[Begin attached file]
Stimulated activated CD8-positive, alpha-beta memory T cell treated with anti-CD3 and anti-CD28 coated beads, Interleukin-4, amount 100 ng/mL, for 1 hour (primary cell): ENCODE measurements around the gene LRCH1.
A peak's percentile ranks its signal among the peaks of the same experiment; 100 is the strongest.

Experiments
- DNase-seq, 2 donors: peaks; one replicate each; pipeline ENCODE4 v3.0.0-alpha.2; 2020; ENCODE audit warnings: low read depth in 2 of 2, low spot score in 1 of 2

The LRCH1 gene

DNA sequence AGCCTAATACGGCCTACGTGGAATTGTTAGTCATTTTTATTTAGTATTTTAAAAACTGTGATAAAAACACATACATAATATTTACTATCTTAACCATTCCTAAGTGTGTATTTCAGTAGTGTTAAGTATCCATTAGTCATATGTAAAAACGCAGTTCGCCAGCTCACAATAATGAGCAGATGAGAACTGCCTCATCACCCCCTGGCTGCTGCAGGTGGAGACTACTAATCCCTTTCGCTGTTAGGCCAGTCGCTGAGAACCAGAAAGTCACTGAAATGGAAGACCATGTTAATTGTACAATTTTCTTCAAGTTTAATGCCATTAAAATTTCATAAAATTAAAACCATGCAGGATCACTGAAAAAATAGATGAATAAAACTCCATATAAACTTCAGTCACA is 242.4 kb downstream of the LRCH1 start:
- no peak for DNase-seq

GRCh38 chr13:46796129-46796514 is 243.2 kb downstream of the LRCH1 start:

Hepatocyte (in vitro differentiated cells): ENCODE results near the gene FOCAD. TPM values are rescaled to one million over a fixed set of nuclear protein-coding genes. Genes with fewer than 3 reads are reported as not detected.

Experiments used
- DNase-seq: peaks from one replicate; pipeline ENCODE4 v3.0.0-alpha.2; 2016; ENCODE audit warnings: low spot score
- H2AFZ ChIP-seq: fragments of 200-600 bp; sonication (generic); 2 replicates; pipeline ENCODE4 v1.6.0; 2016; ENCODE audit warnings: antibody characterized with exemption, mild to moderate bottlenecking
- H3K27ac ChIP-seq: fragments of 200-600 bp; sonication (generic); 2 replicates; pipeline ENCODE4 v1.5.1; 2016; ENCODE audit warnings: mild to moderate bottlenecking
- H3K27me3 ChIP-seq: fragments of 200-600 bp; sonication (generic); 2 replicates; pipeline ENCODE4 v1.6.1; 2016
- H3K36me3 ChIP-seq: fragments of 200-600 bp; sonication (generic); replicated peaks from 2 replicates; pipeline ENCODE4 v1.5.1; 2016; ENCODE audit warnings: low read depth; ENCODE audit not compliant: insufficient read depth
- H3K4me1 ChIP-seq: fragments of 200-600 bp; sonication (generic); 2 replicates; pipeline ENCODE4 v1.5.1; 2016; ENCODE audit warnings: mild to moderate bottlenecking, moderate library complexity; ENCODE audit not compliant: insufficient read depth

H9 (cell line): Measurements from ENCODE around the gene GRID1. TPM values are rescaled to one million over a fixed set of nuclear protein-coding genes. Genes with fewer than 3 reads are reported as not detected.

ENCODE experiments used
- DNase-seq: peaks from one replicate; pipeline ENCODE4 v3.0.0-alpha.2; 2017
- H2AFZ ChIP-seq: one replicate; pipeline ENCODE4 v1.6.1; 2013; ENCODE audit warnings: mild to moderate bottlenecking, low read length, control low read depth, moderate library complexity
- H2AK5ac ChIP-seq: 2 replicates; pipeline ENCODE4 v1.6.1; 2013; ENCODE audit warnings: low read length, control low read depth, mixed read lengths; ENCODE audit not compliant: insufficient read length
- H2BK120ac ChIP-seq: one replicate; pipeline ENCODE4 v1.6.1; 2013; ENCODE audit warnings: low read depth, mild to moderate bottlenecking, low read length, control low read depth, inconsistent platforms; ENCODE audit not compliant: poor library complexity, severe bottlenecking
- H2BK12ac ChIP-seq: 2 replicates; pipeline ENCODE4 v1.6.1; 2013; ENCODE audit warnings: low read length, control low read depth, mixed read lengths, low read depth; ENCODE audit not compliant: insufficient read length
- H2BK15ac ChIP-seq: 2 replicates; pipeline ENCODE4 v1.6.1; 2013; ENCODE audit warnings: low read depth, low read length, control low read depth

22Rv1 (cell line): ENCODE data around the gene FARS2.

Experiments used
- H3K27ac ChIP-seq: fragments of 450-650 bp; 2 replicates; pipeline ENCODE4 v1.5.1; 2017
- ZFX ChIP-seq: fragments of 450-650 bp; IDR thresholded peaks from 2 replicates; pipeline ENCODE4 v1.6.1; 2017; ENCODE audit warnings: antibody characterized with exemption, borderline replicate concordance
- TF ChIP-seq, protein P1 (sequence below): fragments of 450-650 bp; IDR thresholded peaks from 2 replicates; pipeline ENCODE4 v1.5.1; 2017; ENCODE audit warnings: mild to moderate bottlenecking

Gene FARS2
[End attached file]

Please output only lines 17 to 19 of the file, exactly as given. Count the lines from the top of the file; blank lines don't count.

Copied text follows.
H9 (cell line): Measurements from ENCODE around the gene GRID1. TPM values are rescaled to one million over a fixed set of nuclear protein-coding genes. Genes with fewer than 3 reads are reported as not detected.

ENCODE experiments used
- DNase-seq: peaks from one replicate; pipeline ENCODE4 v3.0.0-alpha.2; 2017